Since they paved the entirety of course back in 2012, we’ve come to assume people don’t tumble down Pike’s Peak as often as the once did. However, hairpins, laggy turbo motors, and little runoff area aren’t things which mix well, as our friend Robert Walker discovered on a run to the top of the 14,114′ peak.

To suit his Scion for the specific demands of the American hillcimb, Mackin Industries outfitted the FR-S with a 2JZ-GTE from their SEMA IS250, which uses a slew of upgrades to make 800 ponies comfortably. Best of all, most of the stable is available at the summit where the air is so thin, you have to consciously inhale to get half a lung full—you know, the sort of environment where drawing on a Cohiba could cause you to keel over on the spot.

After DSport machined the block, they added a BC forged 94mm crankshaft connected to a set of Carrillo forged rods, ARP 625+ head studs, ARP main studs, HKS 1.2mm head gaskets, Titan Motorsports Billet Main caps, a Greddy intake manifold and JE Forged Asymmetric 11.0:1-compression pistons. With the displacement stretched 3.4-liters, the big Garrett GTX4294R T4 turbocharger is spooled sooner, though the ETS Twinscroll T4 turbo manifold does help in that regard, too.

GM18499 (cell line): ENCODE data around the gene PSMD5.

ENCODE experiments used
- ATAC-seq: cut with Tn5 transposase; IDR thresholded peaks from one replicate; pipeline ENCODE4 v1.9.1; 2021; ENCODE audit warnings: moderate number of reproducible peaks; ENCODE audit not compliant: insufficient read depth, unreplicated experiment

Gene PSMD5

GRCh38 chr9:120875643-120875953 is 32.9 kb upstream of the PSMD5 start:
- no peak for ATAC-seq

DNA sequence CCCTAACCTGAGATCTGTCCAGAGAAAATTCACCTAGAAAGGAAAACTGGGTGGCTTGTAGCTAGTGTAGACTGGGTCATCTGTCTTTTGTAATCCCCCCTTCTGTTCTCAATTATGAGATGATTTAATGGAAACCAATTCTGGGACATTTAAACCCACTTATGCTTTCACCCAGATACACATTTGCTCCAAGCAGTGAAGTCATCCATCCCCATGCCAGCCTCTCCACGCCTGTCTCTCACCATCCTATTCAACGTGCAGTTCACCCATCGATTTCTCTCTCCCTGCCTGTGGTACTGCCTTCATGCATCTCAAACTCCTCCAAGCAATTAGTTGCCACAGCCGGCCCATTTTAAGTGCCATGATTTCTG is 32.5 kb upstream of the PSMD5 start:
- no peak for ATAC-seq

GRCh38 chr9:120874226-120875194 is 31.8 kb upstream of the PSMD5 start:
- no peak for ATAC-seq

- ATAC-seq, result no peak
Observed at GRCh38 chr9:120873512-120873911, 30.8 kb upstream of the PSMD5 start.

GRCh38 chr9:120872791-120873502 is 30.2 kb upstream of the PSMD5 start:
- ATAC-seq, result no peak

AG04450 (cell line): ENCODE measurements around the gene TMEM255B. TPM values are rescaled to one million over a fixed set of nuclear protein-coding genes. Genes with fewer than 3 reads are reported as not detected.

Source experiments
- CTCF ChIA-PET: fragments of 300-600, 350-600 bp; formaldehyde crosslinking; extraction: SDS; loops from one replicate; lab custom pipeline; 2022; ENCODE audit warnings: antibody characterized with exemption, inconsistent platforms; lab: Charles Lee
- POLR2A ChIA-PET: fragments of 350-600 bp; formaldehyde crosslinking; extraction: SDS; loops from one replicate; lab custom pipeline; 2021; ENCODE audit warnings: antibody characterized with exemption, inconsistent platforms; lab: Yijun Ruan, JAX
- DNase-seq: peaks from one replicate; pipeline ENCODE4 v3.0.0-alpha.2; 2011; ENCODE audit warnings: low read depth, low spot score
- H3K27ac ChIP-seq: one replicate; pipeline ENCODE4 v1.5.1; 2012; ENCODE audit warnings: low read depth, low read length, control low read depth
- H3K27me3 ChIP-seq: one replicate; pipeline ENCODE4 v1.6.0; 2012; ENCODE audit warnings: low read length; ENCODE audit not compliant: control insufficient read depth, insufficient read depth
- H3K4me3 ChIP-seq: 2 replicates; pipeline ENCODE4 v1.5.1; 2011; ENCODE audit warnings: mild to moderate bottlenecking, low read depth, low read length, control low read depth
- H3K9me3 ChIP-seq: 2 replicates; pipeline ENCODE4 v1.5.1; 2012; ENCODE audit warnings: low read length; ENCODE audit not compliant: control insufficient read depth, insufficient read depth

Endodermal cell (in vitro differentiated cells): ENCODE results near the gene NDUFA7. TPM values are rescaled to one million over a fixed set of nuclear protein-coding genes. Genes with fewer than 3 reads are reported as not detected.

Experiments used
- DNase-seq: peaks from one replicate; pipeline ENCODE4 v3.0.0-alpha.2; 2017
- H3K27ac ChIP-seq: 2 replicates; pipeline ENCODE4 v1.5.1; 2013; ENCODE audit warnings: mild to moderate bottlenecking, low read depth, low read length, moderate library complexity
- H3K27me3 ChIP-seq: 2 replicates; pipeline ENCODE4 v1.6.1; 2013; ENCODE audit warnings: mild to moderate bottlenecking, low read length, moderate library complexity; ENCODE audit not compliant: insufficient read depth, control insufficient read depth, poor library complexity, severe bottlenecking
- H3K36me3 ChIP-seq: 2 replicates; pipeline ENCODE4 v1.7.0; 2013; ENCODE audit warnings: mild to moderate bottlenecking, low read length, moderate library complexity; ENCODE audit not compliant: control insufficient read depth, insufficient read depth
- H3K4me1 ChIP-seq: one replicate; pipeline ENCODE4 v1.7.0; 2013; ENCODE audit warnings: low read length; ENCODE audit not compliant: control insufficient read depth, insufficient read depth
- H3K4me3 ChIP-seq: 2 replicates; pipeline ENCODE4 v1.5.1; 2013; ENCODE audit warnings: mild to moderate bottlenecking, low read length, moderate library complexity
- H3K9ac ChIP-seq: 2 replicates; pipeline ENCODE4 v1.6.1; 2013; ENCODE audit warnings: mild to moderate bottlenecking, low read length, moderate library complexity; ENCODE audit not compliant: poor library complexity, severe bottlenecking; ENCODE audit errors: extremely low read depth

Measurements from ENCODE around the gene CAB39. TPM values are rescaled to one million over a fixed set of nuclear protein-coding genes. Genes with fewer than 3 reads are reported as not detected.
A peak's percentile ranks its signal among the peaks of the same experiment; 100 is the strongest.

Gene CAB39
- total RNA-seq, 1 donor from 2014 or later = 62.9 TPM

Walker watching his life flash before his eyes, probably.

Even with a broad and accessible powerband, the thrust sent to rear wheels does put a strain on the slicks, and wheelspin is always a few centimeters of pedal travel away. Adding to the challenge, the increased mechanical grip and unassisted brakes requires more muscle to manage the machine, so when Walker had to dial in an armful of opposite lock and stamp the brakes at the cliff’s edge, he was probably pleased he spent the extra time in the gym that year.

Fortunately, he only paid for the incident with a few unsightly grey hairs. Considering the potential plummet, that’s a steal.